not realize the session has ended.
-d Causes pppoe to perform discovery and then exit, after printing session information
to standard output. The session information is printed in exactly the format
expected by the -e option. This option lets you initiate a PPPoE discovery, per-
form some other work, and then start the actual PPP session. Be careful; if you
use this option in a loop, you can create many sessions, which may annoy your peer.
The -f option sets the Ethernet frame types for PPPoE discovery and session frames.
The types are specified as hexadecimal numbers separated by a colon. Standard
PPPoE uses frame types 8863:8864. You should not use this option unless you are
absolutely sure the peer you are dealing with uses non-standard frame types. If
your ISP uses non-standard frame types, complain!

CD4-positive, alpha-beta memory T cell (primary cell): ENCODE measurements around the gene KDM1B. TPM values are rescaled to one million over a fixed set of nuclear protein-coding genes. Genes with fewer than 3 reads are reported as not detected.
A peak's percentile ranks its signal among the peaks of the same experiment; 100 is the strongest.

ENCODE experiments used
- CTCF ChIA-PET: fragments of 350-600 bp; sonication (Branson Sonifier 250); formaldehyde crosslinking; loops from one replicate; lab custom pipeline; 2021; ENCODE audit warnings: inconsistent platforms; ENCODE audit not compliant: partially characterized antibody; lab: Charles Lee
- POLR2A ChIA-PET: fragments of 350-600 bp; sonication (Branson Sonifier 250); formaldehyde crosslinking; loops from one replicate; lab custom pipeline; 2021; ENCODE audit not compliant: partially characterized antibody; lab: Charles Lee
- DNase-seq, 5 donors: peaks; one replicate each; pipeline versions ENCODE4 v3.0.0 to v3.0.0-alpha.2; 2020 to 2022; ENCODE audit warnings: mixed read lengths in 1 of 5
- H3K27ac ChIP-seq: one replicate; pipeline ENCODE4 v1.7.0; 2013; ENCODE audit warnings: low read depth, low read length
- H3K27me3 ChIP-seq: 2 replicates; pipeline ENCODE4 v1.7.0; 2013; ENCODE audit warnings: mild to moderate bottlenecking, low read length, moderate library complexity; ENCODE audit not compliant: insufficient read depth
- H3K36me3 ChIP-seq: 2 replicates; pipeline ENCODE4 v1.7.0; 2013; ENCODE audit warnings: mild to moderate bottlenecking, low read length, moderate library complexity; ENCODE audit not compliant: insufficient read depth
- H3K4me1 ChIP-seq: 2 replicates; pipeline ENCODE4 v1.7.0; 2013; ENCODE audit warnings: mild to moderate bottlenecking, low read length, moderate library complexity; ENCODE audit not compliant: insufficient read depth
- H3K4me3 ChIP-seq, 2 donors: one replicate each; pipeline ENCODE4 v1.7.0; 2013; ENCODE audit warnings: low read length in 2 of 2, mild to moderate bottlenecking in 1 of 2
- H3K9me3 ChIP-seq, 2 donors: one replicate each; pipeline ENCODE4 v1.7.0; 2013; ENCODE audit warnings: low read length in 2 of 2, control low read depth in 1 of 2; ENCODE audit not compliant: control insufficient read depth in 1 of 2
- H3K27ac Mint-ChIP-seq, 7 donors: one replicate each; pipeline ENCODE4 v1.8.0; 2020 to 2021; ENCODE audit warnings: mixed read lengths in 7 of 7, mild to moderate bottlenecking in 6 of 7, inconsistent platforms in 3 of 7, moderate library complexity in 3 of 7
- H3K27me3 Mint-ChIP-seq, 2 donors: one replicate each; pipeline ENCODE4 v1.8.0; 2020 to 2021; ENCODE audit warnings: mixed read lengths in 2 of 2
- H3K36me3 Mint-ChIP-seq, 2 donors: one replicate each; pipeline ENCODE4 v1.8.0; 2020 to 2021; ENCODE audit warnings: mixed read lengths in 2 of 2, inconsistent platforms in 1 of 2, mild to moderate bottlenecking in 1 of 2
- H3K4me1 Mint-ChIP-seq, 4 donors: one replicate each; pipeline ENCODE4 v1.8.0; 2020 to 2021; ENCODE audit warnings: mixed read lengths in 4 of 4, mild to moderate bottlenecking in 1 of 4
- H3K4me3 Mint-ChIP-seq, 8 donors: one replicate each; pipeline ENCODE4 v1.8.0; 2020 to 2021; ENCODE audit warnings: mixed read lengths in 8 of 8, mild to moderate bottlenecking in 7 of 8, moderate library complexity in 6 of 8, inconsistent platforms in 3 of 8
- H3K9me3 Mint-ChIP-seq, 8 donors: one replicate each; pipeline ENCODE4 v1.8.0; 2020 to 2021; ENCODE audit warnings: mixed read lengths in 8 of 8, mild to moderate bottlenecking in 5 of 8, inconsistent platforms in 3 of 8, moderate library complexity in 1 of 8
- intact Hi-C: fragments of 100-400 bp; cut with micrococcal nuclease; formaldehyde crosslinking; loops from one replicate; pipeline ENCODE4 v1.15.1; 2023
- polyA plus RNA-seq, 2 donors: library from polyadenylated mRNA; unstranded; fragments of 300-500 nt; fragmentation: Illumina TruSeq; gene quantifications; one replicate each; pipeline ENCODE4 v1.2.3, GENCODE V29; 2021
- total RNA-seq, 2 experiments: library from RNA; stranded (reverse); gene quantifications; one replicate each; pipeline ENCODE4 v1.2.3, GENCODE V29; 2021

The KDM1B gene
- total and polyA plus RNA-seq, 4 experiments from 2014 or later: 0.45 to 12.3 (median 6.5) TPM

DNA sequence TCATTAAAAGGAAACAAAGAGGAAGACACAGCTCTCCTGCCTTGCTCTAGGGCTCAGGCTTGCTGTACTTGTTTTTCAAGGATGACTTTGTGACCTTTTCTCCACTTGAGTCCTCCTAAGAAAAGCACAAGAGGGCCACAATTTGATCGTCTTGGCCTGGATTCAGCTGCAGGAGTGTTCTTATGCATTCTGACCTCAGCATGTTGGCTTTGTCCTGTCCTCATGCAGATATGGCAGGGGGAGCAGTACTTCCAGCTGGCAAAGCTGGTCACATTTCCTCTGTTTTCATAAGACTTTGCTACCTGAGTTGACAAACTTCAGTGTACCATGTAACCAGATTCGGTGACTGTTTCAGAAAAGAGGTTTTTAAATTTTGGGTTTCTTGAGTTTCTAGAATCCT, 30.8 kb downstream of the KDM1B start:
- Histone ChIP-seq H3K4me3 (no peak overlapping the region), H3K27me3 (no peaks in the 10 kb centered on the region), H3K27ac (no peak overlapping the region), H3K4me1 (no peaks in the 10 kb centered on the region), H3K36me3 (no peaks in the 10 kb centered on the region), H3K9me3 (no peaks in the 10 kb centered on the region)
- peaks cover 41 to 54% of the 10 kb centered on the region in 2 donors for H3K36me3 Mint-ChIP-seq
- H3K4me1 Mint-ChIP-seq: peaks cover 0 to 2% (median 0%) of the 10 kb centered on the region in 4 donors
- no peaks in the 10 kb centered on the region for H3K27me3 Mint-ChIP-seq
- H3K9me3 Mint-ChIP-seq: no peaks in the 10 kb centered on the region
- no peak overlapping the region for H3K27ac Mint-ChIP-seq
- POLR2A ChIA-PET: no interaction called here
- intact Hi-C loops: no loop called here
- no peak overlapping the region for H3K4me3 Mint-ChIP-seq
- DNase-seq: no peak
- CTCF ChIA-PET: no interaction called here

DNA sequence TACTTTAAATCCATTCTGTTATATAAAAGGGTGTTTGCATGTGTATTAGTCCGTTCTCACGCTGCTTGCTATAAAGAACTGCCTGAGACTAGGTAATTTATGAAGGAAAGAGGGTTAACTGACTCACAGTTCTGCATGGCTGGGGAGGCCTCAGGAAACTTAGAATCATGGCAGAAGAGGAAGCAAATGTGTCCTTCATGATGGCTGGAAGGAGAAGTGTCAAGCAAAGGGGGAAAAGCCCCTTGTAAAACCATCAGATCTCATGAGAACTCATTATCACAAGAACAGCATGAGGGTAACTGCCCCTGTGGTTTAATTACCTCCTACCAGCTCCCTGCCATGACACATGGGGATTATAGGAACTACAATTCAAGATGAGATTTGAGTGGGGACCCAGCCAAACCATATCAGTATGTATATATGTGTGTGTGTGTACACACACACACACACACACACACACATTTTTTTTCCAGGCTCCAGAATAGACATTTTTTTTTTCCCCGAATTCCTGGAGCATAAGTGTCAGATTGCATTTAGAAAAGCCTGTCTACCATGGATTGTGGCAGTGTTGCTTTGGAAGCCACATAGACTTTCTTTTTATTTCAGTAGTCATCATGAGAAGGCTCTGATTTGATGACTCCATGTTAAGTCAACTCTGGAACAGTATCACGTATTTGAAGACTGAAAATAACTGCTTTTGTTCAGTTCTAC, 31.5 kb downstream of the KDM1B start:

-h The -h option causes pppoe to print usage information and exit.
PPPoE (Point-to-Point Protocol over Ethernet) is described in RFC 2516 and is a protocol
which allows the session abstraction to be maintained over bridged Ethernet networks.
PPPoE works by encapsulating PPP frames in Ethernet frames. The protocol has two distinct
stages: The discovery and the session stage.
In the discovery stage, the host broadcasts a special PADI (PPPoE Active Discovery Initia-
tion) frame to discover any access concentrators. The access concentrators (typically,
only one access concentrator) reply with PADO (PPPoE Active Discovery Offer) packets,
announcing their presence and the services they offer. The host picks one of the access
concentrators and transmits a PADR (PPPoE Active Discovery Request) packet, asking for a
session. The access concentrator replies with a PADS (PPPoE Active Discovery Session-Con-
firmation) packet. The protocol then moves to the session stage.
In the session stage, the host and access concentrator exchange PPP frames embedded in
Ethernet frames. The normal Ethernet MTU is 1500 bytes, but the PPPoE overhead plus two
bytes of overhead for the encapsulated PPP frame mean that the MTU of the PPP interface is